.- In his first Angelus prayer from the papal summer residence of Castel Gandolfo, the Holy Father recalled the parable of the Good Samaritan. He said that the story from Luke's Gospel should lead us to change our thinking and living to Christ's logic, that of charity.
Beginning his pre-Angelus words to the faithful, the Pope first thanked God for giving him the possibility to enjoy a time of rest.
He then reflected on the question posed to Jesus by the scholar of the law who asked in today's Gospel reading what he should do to inherit eternal life. The Holy Father pointed out that, since the Lord knew the man was an expert in Sacred Scriptures, He invited the doctor to respond to the question himself.
The expert, "in fact, formulates (the answer) perfectly," said the Pope, "citing the two principal commandments: to love God with all your heart, all your mind and all your strength, and to love your neighbor as yourself."
And when Jesus responds to the scholar's question, "And who is my neighbor?," the Pope said, he does so "with the famous parable of the 'good Samaritan,' to indicate that it is up to us to be a 'neighbor' to whoever is in need of help."
This parable "should lead us to transform our mentality according to the logic of Christ, which is the logic of charity: God is love and worshiping him means serving our brothers with sincere and generous love," he explained.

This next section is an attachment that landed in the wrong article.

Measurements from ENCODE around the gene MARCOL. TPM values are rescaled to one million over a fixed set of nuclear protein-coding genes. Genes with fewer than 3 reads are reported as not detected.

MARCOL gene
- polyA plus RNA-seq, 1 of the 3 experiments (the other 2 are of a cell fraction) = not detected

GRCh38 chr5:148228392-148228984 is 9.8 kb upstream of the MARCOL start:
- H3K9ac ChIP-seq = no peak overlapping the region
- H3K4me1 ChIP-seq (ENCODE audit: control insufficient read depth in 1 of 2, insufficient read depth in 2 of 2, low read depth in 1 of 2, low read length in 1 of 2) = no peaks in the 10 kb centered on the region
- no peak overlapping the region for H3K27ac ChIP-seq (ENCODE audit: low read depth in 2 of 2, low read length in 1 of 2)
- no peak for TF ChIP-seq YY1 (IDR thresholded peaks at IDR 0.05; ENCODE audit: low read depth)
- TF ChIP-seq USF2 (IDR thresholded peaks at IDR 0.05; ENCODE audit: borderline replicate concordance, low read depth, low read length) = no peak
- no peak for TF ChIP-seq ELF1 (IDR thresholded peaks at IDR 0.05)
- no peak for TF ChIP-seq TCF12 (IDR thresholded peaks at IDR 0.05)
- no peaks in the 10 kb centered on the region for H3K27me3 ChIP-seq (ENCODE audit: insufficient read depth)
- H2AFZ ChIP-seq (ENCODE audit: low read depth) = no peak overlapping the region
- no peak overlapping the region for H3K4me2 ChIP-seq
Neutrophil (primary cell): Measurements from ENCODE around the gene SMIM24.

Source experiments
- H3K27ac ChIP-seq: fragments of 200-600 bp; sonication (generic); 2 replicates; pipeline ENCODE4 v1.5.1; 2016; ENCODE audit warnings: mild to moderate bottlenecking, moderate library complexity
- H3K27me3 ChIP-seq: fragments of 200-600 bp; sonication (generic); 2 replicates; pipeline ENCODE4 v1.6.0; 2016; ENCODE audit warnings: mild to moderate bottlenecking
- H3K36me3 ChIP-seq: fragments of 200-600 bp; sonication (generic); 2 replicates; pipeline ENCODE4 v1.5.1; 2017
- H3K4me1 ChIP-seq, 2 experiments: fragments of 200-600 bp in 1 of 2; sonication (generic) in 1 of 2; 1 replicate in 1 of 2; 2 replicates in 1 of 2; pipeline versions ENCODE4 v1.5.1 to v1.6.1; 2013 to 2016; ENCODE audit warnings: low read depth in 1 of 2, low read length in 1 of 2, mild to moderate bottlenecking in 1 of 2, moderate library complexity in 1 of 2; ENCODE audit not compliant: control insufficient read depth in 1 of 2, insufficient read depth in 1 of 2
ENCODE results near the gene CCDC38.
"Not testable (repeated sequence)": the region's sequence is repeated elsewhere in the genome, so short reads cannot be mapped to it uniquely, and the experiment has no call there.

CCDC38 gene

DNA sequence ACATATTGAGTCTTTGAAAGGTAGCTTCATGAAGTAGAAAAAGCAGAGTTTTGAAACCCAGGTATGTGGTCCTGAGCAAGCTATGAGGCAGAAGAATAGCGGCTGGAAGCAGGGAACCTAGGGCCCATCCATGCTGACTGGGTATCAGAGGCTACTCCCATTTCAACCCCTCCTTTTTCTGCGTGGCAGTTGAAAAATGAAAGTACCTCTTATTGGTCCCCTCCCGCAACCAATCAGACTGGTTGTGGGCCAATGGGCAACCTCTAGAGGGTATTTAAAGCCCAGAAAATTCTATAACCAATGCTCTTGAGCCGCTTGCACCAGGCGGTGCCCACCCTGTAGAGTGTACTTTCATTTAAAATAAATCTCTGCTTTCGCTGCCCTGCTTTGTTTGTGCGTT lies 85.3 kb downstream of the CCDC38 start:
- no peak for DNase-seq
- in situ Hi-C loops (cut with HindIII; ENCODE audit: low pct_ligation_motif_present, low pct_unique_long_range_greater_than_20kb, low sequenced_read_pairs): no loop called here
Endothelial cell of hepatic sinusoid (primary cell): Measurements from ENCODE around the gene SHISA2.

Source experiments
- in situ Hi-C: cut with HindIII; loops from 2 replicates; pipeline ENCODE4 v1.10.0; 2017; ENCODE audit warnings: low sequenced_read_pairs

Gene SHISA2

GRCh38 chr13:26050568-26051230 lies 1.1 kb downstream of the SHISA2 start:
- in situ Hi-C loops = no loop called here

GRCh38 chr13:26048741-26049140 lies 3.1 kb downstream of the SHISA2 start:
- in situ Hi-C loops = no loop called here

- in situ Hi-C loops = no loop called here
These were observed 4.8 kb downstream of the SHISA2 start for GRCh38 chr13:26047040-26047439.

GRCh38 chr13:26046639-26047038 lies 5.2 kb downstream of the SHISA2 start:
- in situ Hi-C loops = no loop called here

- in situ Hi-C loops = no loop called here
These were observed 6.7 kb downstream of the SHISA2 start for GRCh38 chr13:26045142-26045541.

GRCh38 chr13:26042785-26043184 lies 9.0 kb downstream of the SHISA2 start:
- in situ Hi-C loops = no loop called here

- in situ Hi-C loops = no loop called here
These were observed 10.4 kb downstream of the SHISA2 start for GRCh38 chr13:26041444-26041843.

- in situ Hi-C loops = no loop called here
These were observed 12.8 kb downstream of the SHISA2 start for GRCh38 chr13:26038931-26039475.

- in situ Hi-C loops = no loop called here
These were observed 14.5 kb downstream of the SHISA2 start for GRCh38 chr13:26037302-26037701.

The logic of Christ offers us a standard that flows from "the universality of loveâ which âturns attention to the needy person encountered 'by chance,' whoever they may be," the Pope said, citing his 2005 encyclical Deus Caritas Est.â "Along with this universal rule, there is also a specifically ecclesial responsibility: that 'in the Church herself, as a family, no member should suffer through being in need'.â
"The Christian plan," he concluded, "learned from the teaching of Jesus, is "a heart that sees" where there is need of love and acts consequently."
Before praying the Angelus, the Holy Father remembered the Feast of St. Benedict of Nursia, who was made a patron of Europe in 1964 by Pope Paul VI. Immediately after pronouncing the name of the saint, the packed square erupted in applause with a shout of "Congratulations!" for the Pope's "name day."